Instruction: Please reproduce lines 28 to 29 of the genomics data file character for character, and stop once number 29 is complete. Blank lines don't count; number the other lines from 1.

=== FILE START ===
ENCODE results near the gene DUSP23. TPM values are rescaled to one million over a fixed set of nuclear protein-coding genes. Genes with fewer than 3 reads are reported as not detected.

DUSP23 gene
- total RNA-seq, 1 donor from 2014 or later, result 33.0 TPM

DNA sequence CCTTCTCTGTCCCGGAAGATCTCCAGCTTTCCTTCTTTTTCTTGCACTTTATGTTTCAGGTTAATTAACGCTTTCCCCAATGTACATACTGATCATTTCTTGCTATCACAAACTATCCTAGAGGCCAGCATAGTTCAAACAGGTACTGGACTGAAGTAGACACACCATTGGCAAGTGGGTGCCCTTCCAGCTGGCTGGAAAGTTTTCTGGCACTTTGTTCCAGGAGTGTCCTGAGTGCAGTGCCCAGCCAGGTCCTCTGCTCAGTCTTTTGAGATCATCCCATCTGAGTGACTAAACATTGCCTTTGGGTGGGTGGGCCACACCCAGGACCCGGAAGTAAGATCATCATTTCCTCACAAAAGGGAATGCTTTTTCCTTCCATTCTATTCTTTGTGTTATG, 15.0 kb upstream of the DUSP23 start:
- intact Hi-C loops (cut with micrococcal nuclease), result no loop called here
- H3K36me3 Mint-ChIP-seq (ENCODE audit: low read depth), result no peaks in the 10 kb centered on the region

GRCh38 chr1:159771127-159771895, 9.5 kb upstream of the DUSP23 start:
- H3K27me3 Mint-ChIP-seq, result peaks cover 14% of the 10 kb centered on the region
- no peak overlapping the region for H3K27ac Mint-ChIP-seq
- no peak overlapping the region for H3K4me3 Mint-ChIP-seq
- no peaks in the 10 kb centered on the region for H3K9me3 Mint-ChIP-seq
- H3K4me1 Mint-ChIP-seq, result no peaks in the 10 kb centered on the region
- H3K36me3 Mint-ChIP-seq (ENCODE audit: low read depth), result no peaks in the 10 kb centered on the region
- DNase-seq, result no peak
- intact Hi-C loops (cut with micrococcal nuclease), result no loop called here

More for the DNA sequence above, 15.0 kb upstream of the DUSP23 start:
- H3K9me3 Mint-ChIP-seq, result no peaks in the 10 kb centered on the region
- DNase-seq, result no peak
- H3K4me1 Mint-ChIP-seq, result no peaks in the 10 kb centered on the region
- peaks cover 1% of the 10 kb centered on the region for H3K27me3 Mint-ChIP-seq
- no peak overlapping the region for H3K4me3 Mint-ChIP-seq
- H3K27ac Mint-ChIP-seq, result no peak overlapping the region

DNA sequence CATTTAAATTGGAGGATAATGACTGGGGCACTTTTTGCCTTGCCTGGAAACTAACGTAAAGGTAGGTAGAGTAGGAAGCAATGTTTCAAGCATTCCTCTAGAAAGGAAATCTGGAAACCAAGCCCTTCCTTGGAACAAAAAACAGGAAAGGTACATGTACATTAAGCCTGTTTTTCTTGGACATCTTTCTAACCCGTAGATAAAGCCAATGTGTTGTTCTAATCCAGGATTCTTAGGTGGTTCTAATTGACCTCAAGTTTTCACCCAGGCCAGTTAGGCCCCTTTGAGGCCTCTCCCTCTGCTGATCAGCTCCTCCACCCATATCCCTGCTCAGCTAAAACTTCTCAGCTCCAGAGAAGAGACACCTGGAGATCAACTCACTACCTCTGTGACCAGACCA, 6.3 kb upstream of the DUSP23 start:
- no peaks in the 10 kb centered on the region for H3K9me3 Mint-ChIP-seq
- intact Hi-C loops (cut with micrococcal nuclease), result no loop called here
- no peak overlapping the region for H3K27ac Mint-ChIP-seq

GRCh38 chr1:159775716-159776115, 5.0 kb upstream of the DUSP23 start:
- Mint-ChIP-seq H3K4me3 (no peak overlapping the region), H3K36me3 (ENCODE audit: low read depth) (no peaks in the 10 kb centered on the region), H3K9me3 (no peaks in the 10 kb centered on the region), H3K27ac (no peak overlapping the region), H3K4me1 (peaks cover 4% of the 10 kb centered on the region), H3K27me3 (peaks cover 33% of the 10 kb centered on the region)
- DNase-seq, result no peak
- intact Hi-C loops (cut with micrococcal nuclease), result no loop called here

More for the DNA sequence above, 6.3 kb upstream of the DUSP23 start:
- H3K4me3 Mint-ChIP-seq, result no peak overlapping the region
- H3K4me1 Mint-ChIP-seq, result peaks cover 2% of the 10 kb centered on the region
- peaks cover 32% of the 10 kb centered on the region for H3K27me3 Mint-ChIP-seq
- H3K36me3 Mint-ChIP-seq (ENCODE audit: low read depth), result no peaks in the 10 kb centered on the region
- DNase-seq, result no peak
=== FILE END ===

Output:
- Mint-ChIP-seq H3K4me3 (no peak overlapping the region), H3K36me3 (ENCODE audit: low read depth) (no peaks in the 10 kb centered on the region), H3K9me3 (no peaks in the 10 kb centered on the region), H3K27ac (no peak overlapping the region), H3K4me1 (peaks cover 4% of the 10 kb centered on the region), H3K27me3 (peaks cover 33% of the 10 kb centered on the region)
- DNase-seq, result no peak